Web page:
UEFA have charged Wales for letting their players bring their kids onto the pitch to celebrate after wins during the Euro 2016 tournament. Although they were only initially thought to be just mere complaints, it has been revealed that the Football Association of Wales were actually charged.
The post-match celebrations after Wales beat the likes of Northern Ireland and Belgium in the Round of 16 and quarter-finals endeared the players to the Welsh fans and neutrals alike.
Pictures of Gareth Bale chasing his daughter Alba Violet across the pitch were beamed across the world and brought a smile to the faces of everyone watching – a perfect way to cap off memorable wins as fathers celebrated with their families. Other players such as Neil Taylor and Hal Robson-Kanu also had their kids on the pitch following their 3-1 quarter-final win over Belgium.
According to Wales Online, there was a hearing three days ago after their semi-final exit. Although there were no penalties imposed, FAW were given a warning stating that it would not be acceptable in the future.
“We were disappointed,” FAW Trust chief executive Neil Ward said at Wales’ homecoming parade.
“I think we understand security issues around all games. In fact, the FAW has been charged by UEFA on that but we put in a lot of mitigation around this because obviously it is about that future generation and that inclusivity.
“I think it was hugely popular among the people in the ground to see those young kids on the pitch,” he continued. “Some of those goals that were scored in front of the fans [by the player’s kids] got as big a cheer as some of the other goals scored in the game. It was just magical to see and it again shows you the openness and togetherness of this squad.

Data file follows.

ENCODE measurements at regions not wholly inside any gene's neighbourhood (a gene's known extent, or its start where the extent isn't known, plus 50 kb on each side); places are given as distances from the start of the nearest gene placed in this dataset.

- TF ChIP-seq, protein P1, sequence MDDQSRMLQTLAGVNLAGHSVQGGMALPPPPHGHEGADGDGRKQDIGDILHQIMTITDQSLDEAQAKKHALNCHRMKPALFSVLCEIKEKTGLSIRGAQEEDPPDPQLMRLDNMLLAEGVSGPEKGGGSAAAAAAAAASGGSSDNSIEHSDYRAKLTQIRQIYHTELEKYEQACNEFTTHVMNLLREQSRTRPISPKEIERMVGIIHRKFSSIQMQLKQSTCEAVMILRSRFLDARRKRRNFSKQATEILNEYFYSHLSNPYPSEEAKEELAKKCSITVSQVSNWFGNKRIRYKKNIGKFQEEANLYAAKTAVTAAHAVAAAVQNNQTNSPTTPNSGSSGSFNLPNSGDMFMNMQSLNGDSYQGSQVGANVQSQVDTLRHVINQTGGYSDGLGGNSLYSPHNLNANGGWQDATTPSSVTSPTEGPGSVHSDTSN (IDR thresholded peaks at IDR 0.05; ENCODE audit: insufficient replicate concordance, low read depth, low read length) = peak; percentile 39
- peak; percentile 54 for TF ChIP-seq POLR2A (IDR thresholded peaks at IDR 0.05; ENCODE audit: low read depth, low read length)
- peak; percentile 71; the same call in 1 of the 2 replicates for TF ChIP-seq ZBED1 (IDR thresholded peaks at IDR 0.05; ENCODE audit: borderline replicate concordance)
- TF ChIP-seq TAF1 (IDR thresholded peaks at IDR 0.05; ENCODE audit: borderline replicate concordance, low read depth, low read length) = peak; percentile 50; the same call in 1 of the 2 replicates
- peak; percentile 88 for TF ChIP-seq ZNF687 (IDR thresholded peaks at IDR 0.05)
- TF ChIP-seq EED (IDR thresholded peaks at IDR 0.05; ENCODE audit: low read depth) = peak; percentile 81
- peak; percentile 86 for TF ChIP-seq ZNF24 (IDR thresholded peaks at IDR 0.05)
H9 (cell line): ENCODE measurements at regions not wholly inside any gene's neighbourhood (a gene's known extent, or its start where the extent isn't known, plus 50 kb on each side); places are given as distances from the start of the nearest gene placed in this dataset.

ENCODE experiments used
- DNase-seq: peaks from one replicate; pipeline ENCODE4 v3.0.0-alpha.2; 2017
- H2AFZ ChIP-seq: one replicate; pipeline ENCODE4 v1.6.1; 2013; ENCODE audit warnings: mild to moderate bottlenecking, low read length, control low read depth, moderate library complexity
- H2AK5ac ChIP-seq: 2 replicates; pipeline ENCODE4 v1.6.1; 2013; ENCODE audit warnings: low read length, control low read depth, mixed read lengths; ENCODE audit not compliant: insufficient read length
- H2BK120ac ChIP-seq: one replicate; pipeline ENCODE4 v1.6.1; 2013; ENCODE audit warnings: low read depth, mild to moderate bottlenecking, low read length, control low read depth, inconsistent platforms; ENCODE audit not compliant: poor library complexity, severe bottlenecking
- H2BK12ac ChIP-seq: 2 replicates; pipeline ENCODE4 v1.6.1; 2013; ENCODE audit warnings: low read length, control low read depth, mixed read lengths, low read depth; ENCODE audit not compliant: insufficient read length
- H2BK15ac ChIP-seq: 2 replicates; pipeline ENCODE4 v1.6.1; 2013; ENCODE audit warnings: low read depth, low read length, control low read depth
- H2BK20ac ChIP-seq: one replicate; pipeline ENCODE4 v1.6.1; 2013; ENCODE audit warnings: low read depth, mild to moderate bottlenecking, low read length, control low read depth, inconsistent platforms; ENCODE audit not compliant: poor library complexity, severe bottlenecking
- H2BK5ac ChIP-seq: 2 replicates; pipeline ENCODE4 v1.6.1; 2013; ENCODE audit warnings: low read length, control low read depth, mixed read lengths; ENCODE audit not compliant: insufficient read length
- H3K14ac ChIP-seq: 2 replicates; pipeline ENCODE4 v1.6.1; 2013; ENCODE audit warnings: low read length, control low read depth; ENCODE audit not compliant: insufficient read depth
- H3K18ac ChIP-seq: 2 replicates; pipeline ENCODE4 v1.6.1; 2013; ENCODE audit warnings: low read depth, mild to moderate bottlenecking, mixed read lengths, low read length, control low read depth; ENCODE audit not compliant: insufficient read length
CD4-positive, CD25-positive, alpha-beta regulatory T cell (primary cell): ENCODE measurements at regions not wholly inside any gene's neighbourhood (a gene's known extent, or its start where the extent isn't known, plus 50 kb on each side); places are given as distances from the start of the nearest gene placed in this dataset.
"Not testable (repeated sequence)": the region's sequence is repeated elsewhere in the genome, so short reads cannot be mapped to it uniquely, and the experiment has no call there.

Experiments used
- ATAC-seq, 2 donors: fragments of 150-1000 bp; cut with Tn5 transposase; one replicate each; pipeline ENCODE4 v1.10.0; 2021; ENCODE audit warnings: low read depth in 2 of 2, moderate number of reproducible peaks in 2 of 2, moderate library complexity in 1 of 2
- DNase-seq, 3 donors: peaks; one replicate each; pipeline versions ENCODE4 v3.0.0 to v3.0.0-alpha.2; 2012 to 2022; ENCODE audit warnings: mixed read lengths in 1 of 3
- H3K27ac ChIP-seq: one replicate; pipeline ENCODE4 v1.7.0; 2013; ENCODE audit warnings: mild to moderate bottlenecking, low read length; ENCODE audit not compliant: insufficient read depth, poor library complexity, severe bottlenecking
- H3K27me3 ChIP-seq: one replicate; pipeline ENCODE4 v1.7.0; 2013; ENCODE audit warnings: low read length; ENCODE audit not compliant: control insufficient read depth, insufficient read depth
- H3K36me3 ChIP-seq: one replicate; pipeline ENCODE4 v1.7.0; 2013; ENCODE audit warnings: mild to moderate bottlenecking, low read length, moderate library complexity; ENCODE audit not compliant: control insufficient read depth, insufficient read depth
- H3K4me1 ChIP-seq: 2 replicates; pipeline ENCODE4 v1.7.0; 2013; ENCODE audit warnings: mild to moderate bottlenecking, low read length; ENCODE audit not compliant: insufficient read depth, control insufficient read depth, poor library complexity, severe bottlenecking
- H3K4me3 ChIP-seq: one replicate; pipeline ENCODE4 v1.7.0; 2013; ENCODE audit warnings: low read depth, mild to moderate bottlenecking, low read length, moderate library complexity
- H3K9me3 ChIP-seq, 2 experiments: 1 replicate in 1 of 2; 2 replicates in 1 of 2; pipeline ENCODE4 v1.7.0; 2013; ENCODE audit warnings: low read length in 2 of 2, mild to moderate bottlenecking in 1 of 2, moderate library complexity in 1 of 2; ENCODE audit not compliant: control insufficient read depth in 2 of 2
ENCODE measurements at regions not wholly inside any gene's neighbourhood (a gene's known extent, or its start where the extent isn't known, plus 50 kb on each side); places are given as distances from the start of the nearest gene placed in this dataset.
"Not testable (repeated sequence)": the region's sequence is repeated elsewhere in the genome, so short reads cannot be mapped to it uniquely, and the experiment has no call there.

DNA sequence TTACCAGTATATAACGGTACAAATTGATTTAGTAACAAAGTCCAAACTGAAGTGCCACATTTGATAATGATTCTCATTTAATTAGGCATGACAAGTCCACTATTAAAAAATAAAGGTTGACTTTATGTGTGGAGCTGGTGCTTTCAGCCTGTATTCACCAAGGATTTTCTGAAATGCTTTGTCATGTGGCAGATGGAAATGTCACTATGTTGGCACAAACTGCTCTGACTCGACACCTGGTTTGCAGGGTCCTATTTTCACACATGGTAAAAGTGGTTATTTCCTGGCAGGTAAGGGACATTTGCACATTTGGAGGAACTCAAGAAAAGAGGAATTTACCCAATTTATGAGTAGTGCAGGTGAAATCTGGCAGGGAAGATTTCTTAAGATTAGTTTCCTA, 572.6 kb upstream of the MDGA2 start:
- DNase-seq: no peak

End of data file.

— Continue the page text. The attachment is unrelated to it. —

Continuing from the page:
"I think the players have blown away those myths of the modern professional player. They have shown huge courage, huge passion, leadership, friendliness and embraced the family ethic as well.”
Why UEFA charged Wales
UEFA tournament director Martin Kallen revealed exactly why the players were charged. He had warned players of the same earlier too.
“It is a European Championship, not a family party,” he explained. “A stadium is not the most safe place for small kids.”
“It is nice pictures. We are not 100% against it but we are cautious.
“It is getting more and more a habit that entire family members would like to go on the pitch or into the technical area. The principle is how far you go with having other people on the pitch than the players. People with accreditation cards should be on the pitch and not more.
“Small kids of five, six years – if something happened, what do you do afterwards? What do you say?”
From a technical standpoint, Kallen is right to nip it in the bud before it gets out of hand. The last thing they want to see is players invite entire families to make their way to the pitch.
Although it is harmless to see kids having fun, especially under the watchful eye of their fathers, UEFA are trying to draw the line for the sake of security of the players and their families. And after seeing the number of fans who invaded the pitch at the Euros, their security is not exactly airtight.
But players know the risks involved and should be allowed to celebrate their happiest moments with their loved ones.